Friday, December 23, 2016

A Miser, a Manger, a Miracle--The First Christmas Carol: A Book Review

Ebenezer is an innkeeper in the usually sleepy town of Bethlehem. At the moment, though, he's experiencing a bumper crop of desperate patrons in town for the Roman census, and he couldn't be happier. Miserly, mean, sarcastic, greedy, and unfeeling are some of Ebenezer's finer character attributes, and he's in fine fettle bossing his employee, Aaron, around and kicking out visitors who don't have enough money to rent the last room in his inn. As luck would have it, Ebenezer's inn is the one at which Joseph and Mary inquire and are turned away by the money-grubbing innkeeper.

There are a host of other characters that correlate with Charles Dickens' The Christmas Carol, including a little crippled boy named Timothy, the son of long-suffering and devout Aaron and his wife, Martha, and Ebenezer's nephew, Isaac, the son of his beloved sister who died giving birth to Isaac. The storyline is similar to Dickens' classic, but blends well with the Christmas story and the night of the Savior's birth. Ebenezer is visited first by the archangel Gabriel and then by three angels who take him through his own life (bringing back both happy times and wrenching memories), and then the life of Christ, from that night in Ebenezer's stable to His crucifixion.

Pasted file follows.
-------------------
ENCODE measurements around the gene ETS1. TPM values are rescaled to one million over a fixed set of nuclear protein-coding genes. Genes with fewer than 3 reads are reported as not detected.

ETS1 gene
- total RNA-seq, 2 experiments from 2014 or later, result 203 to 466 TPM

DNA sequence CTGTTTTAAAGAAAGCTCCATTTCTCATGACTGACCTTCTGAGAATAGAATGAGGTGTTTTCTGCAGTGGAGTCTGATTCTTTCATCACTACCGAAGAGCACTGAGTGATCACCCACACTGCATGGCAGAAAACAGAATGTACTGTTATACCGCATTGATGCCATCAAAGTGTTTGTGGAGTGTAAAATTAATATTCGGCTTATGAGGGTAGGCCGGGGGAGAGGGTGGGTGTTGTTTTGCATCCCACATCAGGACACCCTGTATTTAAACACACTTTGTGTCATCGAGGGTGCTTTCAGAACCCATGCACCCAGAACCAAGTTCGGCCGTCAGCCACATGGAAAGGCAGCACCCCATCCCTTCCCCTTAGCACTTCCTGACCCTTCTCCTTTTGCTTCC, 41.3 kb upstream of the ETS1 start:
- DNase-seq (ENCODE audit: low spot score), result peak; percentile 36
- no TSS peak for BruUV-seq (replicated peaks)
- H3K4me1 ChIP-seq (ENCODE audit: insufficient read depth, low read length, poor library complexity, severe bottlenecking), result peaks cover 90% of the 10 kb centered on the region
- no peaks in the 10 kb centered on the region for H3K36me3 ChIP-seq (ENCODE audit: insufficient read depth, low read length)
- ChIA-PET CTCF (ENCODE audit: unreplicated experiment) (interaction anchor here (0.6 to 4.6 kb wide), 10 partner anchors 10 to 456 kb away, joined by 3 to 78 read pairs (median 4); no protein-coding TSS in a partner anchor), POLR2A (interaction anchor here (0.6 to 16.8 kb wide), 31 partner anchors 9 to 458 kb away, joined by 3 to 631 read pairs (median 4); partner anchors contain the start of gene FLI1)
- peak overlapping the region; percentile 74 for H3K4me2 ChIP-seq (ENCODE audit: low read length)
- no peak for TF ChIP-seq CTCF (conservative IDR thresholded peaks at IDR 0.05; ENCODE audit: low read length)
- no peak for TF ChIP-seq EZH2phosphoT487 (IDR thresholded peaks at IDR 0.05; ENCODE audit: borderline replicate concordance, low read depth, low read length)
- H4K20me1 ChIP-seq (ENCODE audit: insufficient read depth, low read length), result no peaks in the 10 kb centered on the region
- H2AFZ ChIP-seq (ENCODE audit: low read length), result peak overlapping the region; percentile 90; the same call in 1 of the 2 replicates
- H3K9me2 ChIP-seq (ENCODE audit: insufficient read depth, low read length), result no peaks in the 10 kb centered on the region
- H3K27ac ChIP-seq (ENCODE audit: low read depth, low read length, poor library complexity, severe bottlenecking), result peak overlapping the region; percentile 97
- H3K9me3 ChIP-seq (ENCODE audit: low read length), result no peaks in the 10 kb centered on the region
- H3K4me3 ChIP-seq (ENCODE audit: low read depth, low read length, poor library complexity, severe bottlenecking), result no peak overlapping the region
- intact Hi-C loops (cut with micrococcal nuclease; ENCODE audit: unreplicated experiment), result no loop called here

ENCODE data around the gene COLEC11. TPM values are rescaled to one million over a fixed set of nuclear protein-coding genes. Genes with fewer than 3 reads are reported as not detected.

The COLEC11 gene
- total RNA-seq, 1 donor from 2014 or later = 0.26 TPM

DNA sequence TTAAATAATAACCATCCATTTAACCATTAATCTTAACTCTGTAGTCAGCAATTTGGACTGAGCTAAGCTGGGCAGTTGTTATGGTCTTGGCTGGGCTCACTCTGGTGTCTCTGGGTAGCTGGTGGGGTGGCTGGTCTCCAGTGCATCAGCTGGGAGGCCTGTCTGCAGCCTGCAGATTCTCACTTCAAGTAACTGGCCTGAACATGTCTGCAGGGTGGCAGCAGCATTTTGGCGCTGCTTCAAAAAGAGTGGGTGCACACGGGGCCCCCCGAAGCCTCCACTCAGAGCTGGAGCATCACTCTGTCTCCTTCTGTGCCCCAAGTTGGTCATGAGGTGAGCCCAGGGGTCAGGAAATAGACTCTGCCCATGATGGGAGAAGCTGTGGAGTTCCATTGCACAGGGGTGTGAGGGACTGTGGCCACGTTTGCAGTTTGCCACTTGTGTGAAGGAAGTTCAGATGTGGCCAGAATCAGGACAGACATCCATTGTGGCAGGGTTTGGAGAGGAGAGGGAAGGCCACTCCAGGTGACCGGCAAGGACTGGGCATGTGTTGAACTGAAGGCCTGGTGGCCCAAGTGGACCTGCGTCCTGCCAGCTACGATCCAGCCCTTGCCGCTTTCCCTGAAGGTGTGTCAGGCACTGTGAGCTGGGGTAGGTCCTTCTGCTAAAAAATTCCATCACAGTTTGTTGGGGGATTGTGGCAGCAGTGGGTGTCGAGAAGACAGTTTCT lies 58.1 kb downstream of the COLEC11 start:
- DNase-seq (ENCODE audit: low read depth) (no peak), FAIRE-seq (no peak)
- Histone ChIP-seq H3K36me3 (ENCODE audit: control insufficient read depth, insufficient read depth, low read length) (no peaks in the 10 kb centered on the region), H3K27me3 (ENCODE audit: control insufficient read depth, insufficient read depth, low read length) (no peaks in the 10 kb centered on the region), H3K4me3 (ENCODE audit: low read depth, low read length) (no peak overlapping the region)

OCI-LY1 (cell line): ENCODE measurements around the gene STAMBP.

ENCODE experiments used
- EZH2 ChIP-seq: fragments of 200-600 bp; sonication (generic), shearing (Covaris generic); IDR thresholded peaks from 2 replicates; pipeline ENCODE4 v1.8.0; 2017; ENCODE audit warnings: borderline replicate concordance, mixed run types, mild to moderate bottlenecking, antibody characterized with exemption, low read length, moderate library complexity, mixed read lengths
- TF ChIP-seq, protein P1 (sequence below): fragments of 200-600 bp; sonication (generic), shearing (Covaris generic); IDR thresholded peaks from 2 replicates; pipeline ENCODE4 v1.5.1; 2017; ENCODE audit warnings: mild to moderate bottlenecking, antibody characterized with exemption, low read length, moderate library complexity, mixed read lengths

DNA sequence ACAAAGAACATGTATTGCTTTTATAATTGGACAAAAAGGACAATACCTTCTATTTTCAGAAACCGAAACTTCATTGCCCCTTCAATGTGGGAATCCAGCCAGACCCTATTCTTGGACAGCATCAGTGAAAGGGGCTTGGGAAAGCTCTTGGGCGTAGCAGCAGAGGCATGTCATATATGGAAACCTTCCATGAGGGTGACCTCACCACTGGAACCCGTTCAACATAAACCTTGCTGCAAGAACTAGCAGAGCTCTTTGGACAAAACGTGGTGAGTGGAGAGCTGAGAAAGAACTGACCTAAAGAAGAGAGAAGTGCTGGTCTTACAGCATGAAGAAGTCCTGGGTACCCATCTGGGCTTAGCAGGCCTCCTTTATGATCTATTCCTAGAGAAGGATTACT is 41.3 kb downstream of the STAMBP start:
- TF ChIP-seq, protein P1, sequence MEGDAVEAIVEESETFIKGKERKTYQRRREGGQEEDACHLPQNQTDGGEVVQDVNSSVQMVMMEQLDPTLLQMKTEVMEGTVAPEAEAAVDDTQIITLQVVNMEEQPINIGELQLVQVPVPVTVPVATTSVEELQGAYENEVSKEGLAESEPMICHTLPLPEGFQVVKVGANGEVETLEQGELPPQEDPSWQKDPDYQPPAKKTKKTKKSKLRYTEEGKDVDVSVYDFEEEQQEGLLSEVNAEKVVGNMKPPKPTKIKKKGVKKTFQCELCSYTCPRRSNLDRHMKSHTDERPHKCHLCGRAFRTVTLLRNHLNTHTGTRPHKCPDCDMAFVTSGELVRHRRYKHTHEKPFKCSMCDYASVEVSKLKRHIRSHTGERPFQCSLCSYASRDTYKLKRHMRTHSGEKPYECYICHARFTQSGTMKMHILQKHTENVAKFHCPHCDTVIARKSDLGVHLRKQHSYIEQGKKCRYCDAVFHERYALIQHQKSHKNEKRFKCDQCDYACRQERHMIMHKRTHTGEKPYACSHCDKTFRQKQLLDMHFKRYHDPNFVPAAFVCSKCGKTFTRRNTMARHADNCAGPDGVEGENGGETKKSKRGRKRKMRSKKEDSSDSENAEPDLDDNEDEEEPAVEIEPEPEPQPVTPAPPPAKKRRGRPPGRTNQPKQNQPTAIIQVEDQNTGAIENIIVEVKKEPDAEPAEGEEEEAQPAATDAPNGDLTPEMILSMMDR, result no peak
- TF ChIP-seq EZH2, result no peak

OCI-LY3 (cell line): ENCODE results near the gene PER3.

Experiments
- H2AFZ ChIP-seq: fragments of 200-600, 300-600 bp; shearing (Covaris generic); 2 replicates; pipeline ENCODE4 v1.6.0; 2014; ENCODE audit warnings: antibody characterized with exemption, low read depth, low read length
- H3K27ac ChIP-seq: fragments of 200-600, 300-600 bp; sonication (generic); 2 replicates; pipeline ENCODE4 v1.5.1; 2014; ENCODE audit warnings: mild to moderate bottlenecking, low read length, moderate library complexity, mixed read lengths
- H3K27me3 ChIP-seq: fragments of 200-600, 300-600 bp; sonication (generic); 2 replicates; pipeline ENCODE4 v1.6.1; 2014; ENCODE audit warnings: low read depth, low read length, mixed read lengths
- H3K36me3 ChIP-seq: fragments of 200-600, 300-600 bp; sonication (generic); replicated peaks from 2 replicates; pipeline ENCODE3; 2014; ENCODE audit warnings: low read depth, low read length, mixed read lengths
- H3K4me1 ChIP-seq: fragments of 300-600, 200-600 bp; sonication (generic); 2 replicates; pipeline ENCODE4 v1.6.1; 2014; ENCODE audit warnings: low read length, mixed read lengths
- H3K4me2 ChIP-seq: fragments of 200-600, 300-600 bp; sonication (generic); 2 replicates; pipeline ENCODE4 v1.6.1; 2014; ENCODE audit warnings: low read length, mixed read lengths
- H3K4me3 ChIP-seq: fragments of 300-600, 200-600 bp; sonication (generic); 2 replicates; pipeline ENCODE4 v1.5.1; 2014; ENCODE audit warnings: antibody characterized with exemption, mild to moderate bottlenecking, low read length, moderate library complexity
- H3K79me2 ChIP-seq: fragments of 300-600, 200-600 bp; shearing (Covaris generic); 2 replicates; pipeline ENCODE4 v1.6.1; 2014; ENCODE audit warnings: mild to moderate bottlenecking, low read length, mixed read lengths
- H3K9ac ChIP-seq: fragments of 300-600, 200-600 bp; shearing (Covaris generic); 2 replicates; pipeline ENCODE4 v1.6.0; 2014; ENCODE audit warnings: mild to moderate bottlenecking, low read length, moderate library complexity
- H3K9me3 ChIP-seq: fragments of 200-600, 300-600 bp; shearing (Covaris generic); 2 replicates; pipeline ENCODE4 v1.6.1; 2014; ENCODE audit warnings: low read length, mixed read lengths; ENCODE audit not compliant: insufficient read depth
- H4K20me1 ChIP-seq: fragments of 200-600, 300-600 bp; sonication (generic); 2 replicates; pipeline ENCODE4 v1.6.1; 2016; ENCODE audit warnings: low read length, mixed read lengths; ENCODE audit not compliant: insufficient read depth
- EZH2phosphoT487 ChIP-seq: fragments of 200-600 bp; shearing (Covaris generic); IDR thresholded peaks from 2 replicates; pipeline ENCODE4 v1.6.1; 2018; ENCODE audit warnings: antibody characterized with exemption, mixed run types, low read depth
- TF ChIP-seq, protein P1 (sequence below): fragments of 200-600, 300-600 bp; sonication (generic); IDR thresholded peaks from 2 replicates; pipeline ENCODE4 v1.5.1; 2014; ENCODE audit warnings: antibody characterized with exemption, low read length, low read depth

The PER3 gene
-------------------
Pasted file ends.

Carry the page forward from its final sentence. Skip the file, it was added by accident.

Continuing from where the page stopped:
I enjoyed this book by Marianne Jordan and would highly recommend it to Christian readers, although I think secular readers would also enjoy it. I found it particularly enjoyable because it's the Christmas season, of course, but it would be a great read at any time of the year. The characters are well-drawn, you can taste the dust in Bethlehem, and Jordan has done a fine job of blending two classic stories into one.
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